|Curtis, Helena, & Sue N. Barnes.Biology. 5th ed. New York: Worth Publishers, 1989: 104.||"The cell membrane (also called, as we noted previously, the plasma membrane) is only about 7 to 9 nanometers thick and cannot be resolved by the light microscope"||7–9 nm|
|Hine, Robert. "Membrane." The Facts on File Dictionary of Biology. 3rd ed. New York: Checkmark, 1999: 198.||"Membranes are typically 7.5–10 nm in thickness with two regular layers of lipid molecules (a bilayer) containing various types of protein molecules."||7.5–10 nm|
|Chen, Aileen, & Vincent T. Moy. Cross-Linking of Cell Surface Receptors Enhances Cooperativity of Molecular Adhesion. Biophysical Journal. Vol. 78 (2000): 2814-2820.||"Assuming that the potential changes linearly over the entire thickness of the membrane (~3 nm), the force needed to extract a transmembrane protein is ~160 pN, which is much larger than the measured rupture forces."||3 nm|
|Baker, John R. Cytological Technique. 5th ed. New York: Wiley, 1966: 3.||"The cell-membrane is exceedingly thin, far below the limit of measurement by the optical microscope; but whether we can actually see a cell-membrane or not in any particular cell, we are compelled by convincing evidence to postulate the existence of a thin surface layer having different characters from the material within."||<< 200 nm|
|Kuchel, Philip W., & Gregory B. Ralston. Theory and Problems of Biochemistry. New York: Schaum's Outline/McGraw-Hill, 1988: 7.||"The plasma membrane (Fig. 1-4) is the outer boundary of the cell; it is a continuous sheet of lipid molecules (Chap. 6) arranged as a molecular bilayer 4–5 nm thick."||4–5 nm|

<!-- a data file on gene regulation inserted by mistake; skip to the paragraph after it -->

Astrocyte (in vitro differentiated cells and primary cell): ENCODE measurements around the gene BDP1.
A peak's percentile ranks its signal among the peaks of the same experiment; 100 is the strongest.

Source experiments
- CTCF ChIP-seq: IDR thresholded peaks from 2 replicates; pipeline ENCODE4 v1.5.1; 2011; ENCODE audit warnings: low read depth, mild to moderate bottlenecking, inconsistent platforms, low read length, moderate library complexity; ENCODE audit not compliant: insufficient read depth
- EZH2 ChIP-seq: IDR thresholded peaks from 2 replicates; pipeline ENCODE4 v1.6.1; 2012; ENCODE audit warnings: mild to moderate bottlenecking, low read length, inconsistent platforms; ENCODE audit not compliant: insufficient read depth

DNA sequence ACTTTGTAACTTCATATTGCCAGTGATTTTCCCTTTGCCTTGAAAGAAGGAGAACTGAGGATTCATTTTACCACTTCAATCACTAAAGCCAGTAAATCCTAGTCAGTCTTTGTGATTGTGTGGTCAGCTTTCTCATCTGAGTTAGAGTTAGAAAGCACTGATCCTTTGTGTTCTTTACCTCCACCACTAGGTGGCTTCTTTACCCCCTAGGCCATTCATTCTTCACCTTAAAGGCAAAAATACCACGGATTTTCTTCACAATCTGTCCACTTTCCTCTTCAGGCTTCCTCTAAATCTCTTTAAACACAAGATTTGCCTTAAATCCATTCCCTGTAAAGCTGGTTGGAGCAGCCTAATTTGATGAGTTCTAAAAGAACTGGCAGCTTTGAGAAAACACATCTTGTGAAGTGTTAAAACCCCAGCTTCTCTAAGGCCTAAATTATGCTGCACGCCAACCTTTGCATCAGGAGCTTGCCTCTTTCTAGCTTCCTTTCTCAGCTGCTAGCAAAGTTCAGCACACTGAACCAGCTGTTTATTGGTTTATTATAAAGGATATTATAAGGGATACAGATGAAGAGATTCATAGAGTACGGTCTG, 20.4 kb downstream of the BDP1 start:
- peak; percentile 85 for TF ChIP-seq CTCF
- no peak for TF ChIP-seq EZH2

One of the key components in the understanding of biological cells is the cell membrane. It is the lipid-based sheath that envelops a cell, encloses the cytoplasm (the viscous fluid of the cell where much of the day to day work of the cell transpires), and creates a selectively permeable barrier. The cell membrane, also known as the plasma membrane, has a crucial significance to life. The membrane can be thought of as a crossing guard. A crossing guard controls the flow of people and traffic, protecting the streets from potential harm. Likewise, the cell membrane acts as a boundary that regulates what enters and leaves the cell. The membrane must retain molecules, such as DNA, RNA, and its variety of proteins from dissipating away, while keeping out foreign molecules that might damage or destroy the cell's contents, including molecules essential for life.
It is hard to believe that until the early 1950s the cell membrane was rarely brought up in scientific literature and studies. It was recognized that there was some sort of barrier between the cell and its environment, but barely any information was known. The focus in biology was on processes and structures that can be seen, and since the thickness of cell membranes are thinner than the wavelength of visible light (about 200 nm); they couldn't be seen with the visible light microscope, or even the ultra-violet microscope. The thickness of a cell membrane is now stated to be from three to ten nanometers based on the advanced technology of today. With the electron microscope, the cell membrane is seen as a continuous, thin double line with globular proteins embedded throughout.
Jennifer Shloming -- 2001